Corrosion of heat exchanger tubes and carbon steel piping at a chemical processing plant

had been attributed to a high level of microbiological activity in the cooling water. Two

electrochemical biofilm activity sensors with integrated data acquisition and data analysis

capabilities were installed in the plant?s cooling system to augment the coupon-based corrosion

monitoring activity. Those sensors provided the plant with an on- line measurement and early

detection of biofilm activity on metallic surfaces. Sensor response was correla ted with coupon

examinations, determinations of biocide residuals, and determination of the numbers and types of

microorganisms. Results from the plant monitoring activity are described. These results

emphasize the necessity to integrate the various types of field and laboratory data to monitor and

effectively control microbiologically influenced corrosion (MIC).


Since the mid 1990's, a large DuPont chemical plant began using fresh pond water for cooling in the form of a closed recirculating system, circulating approximately 1/3 of the pond's volume (140MM gallons) through the system each day. Previously, it was a once-through system, and mild corrosion and some macro fouling occurred. However, soon after the switch to the recirculating system, corrosion, macro- fouling, and microbiologically influenced corrosion (MIC) increased significantly. Accelerated corrosion and MIC of carbon steel (CS), frequent occurrences of pitting corrosion and MIC of austenitic stainless steel, and accelerated corrosion of yellow metals (admiralty brass, copper/nickel and Monel®) have resulted in substantial increases in maintenance and new equipment replacement costs site wide.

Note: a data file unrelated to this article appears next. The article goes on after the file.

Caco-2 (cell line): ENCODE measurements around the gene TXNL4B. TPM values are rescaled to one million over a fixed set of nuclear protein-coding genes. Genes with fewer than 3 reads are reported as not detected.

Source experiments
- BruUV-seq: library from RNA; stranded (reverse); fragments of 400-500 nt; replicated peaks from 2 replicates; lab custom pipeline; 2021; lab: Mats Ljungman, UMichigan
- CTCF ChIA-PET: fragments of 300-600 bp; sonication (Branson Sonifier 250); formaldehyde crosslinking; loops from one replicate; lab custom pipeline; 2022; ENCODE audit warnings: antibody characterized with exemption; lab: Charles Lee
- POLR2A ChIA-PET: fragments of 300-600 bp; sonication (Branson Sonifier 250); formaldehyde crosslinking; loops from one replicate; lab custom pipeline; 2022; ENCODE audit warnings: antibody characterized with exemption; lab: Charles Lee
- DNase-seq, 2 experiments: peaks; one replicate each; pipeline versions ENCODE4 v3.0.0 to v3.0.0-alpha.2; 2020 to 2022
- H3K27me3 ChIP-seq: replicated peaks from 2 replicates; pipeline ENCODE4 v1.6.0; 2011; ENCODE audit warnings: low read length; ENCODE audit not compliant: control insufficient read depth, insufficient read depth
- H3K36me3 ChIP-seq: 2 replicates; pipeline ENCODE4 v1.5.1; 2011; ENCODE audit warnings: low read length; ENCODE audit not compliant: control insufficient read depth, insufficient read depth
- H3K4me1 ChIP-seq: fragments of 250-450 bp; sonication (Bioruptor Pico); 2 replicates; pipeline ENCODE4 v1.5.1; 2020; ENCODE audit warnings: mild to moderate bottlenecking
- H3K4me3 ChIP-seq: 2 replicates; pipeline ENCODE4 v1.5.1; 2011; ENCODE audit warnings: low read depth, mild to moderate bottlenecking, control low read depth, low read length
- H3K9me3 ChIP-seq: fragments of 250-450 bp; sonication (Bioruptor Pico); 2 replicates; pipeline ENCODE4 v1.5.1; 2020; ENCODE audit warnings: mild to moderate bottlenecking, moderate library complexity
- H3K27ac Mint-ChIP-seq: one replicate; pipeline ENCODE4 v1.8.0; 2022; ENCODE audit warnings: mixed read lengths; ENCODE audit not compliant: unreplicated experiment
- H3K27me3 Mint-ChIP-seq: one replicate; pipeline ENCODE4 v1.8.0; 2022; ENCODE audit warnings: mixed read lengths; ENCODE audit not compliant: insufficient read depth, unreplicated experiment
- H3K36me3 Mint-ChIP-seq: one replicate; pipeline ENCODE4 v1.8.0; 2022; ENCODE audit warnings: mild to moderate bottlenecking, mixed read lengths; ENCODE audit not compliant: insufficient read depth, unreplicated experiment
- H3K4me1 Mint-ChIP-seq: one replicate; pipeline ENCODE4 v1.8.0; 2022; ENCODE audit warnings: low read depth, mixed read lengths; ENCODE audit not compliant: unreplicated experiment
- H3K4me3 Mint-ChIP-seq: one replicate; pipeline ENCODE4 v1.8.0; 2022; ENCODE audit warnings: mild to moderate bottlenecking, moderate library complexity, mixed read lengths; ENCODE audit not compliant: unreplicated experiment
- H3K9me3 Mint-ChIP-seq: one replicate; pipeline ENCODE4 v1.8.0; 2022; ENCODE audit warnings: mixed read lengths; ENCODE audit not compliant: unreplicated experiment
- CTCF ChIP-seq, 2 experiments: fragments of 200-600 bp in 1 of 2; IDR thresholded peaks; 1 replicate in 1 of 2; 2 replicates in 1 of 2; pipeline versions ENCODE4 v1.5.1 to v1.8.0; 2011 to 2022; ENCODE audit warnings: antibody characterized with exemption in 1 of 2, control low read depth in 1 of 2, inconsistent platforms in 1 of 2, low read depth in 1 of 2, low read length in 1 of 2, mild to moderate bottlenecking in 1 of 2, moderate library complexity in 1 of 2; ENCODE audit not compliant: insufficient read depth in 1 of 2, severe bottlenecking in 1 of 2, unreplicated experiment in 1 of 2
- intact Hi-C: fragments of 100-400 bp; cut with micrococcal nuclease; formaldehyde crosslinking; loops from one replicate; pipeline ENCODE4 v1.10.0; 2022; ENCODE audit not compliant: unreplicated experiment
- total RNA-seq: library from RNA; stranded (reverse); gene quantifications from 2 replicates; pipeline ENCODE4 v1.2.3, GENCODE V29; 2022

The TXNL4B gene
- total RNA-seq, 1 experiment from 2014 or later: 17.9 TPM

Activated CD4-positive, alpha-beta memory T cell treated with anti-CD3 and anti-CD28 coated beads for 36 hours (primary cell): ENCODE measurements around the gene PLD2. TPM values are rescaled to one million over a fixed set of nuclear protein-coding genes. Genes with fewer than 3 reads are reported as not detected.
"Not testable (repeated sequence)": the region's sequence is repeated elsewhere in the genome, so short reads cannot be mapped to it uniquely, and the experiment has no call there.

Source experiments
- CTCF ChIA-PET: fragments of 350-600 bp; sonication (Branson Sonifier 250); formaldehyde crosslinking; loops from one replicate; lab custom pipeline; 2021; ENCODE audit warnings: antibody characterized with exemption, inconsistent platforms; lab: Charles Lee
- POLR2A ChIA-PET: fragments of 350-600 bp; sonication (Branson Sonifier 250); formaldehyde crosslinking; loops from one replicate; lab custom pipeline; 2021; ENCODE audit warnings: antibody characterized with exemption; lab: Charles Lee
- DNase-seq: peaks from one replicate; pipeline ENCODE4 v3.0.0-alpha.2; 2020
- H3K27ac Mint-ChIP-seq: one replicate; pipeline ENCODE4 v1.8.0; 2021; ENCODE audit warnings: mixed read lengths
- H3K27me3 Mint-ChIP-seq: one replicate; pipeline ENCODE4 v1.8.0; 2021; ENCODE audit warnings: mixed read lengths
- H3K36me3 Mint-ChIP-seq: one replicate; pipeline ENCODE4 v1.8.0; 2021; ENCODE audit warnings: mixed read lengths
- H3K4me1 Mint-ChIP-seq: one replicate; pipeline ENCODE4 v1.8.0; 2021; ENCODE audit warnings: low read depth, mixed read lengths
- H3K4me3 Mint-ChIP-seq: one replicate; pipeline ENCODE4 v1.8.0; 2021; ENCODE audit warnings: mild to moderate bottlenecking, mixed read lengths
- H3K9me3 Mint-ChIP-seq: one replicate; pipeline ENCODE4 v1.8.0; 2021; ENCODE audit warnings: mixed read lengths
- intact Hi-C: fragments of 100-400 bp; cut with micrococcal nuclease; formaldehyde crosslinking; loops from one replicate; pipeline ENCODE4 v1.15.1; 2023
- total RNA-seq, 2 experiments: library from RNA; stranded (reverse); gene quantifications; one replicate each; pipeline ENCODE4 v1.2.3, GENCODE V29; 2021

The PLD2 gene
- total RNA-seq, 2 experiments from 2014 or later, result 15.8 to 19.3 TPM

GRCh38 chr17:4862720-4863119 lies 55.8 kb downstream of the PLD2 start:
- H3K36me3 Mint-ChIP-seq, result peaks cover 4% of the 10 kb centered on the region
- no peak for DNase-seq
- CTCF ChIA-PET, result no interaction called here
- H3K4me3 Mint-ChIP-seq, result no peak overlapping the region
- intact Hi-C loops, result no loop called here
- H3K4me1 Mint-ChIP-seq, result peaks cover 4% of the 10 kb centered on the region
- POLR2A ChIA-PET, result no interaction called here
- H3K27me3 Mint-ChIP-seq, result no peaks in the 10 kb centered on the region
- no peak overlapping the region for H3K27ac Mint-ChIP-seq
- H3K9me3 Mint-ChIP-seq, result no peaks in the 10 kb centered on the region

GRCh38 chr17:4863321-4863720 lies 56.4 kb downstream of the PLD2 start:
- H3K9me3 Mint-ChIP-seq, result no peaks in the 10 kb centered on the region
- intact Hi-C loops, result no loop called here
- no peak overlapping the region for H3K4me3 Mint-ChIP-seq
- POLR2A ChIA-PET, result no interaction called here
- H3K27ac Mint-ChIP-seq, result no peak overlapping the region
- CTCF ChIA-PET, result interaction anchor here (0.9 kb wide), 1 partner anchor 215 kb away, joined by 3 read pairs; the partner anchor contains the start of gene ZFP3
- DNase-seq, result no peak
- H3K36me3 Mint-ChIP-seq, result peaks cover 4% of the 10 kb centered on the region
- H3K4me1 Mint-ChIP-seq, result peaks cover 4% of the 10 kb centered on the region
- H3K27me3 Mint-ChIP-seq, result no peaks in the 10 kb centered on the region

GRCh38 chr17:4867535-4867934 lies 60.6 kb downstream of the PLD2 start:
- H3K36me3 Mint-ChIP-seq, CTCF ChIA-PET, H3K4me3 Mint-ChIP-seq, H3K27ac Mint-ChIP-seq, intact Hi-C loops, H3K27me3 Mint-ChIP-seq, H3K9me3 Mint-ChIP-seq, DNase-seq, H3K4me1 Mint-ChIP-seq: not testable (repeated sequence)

The cooling water is a calcium-dissolving, aggressive water that contains a high level of biological activity. Hence, at least a portion of that corrosion had been attributed to a high level of microbiological activity in the cooling water. Prior methods of control had relied upon a general treatment of the cooling water with biocides, i.e., chlorination. High levels of corrosion persisted despite that treatment and control approach.

Corrosion monitoring was initiated in 1998 based upon corrosion coupon racks and online corrosion monitoring probes in side streams of the cooling water supply. To further assess the corrosivity of the system, information on the cooling water chemistry was also obtained from chlorine residuals, pH, microbial counts, etc. A supplemental approach to monitoring the microbiological activity on metallic surfaces was proposed to assess the effectiveness of biocide treatment on control of MIC, and to provide guidance for subsequent treatments. Two electrochemical BIOGEORGE? biofilm activity monitoring probes were installed upstream and downstream of a process unit where additional biocide was locally added to supplement the biocide that was already being added to the site cooling water system. In support of these biofilm-monitoring probes, numerous microbiological test methods were also used to characterize and quantify organism levels in the cooling water, as well as on deposits (scale, corrosion products, and biofilm) formed on corrosion coupons.

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